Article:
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Man in the kitchen: Carpe diem: a fishy tale

    I have always loved fish. For my family, Friday was fried fish night, a legacy of my grandmother’s Sephardi tradition which was passed down to my dad. Not only did we have fried fish on Friday nights but we tended to have stories of the sea told with dinner. My dad was a Navy pilot in the Second World War and he never seemed to run out of tales of his exploits on the seven seas.

    While I have often had pangs of conscience about eating meat, this never happens with fish. When I took the kids to the London Aquarium my only thought as I saw cod, mackerel and sole swimming around the tank was how tasty they would be fried in a little egg and matzah meal.

    This passion for fish has not transferred to my children, which is a great shame because I constantly read about the health benefits of fish.

    My attempts to get them to eat fish have been disastrous. As a toddler, my daughter Lucy had a habit of launching unwanted items of food over the edge of the high chair. My delicious fish risotto lasted less than 10 seconds on her plate before it mysteriously found its way onto the floor. “Whoops, sorry,” said Lucy, brazenly.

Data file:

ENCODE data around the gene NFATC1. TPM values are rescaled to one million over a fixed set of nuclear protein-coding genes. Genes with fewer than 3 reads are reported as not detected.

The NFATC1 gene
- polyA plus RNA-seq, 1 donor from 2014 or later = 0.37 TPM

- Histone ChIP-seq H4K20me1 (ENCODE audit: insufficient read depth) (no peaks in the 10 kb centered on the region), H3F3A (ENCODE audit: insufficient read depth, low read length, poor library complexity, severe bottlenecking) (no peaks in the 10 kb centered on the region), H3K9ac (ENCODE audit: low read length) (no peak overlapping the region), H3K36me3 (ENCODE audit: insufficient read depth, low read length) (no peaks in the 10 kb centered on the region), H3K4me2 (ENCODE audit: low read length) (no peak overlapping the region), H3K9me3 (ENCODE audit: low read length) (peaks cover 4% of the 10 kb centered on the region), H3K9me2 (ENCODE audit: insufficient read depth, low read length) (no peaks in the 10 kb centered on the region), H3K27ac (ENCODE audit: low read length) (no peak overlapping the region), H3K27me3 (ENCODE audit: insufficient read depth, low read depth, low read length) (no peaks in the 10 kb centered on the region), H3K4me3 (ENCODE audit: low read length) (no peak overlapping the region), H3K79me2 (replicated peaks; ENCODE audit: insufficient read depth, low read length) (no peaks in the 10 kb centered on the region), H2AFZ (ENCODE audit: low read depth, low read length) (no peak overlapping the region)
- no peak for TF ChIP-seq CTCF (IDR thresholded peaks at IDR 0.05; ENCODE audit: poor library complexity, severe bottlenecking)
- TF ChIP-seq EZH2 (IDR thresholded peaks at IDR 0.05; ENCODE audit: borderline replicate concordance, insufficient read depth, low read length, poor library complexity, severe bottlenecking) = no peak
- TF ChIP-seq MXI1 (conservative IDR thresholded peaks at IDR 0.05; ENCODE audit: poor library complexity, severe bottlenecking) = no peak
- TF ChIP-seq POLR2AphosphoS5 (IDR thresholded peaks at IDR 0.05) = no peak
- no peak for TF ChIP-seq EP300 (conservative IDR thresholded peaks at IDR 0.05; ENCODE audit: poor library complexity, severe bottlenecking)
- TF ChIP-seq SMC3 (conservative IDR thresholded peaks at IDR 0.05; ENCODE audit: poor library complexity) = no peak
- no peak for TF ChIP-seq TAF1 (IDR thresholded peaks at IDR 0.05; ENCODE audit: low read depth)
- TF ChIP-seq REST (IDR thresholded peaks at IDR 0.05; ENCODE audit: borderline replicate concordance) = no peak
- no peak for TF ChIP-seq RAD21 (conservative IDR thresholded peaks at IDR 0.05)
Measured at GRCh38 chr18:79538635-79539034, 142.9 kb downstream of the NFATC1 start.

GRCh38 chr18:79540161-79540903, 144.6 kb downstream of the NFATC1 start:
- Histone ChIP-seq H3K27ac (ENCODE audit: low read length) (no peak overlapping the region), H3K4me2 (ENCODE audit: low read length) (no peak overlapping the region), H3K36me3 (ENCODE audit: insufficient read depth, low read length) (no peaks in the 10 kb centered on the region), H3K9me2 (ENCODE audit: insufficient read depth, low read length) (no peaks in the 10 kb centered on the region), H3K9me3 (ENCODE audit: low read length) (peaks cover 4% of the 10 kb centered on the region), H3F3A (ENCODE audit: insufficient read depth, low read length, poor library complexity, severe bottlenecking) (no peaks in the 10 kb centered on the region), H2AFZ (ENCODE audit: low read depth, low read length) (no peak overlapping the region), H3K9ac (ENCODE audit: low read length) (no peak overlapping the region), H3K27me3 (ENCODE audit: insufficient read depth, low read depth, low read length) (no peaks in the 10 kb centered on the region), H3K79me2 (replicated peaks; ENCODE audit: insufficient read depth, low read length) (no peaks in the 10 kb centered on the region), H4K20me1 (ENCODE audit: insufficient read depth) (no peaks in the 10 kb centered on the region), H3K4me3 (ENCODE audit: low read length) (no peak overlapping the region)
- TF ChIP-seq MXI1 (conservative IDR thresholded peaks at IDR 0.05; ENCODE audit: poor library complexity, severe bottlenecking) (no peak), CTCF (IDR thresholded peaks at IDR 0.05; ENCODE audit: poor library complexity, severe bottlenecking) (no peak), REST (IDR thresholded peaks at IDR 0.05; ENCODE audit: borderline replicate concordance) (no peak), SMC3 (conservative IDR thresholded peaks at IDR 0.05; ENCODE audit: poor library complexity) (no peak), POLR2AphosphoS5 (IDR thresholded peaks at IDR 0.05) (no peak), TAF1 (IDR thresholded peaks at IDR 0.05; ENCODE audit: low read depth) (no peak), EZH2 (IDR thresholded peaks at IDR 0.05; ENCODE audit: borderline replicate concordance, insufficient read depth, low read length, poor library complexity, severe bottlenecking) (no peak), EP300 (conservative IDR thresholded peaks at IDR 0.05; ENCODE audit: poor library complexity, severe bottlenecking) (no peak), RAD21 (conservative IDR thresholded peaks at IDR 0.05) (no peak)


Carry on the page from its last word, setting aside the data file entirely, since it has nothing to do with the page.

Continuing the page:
And when we were on holiday in Kent I suggested a visit to the fish market at Whitstable. My son Alex was so grossed out by the smell (which wasn’t even that bad) that he made me promise never to go there again.
    I have tried fish goujons, grilled fish, kippers, pickled herring — they have all been rejected by the children. Then one day Lucy revealed that she had been served salmon made by my ex-wife, whose many talents do not include cooking, as she would be the first to admit.

    “How did she cook it? I asked. “Badly,” replied Lucy. “Did you eat any?” “Yes, but only because I was really hungry.”

    Then I hatched a plan. Both children love meat cooked with barbecue marinades — so how about salmon? Excitedly, I seasoned some salmon fillets, dusted them with Chinese five spice powder, made some indentations in the flesh and rubbed in lots of barbecue sauce. I cooked them under a hot grill for about five minutes each side and served them with a side order of trepidation.

    So how’s the salmon, I asked nonchalantly. “Er, it’s OK,” said Lucy.

    “Yes, not too bad,” added Alex.

    I now know how chefs feel when awarded their first Michelin star.

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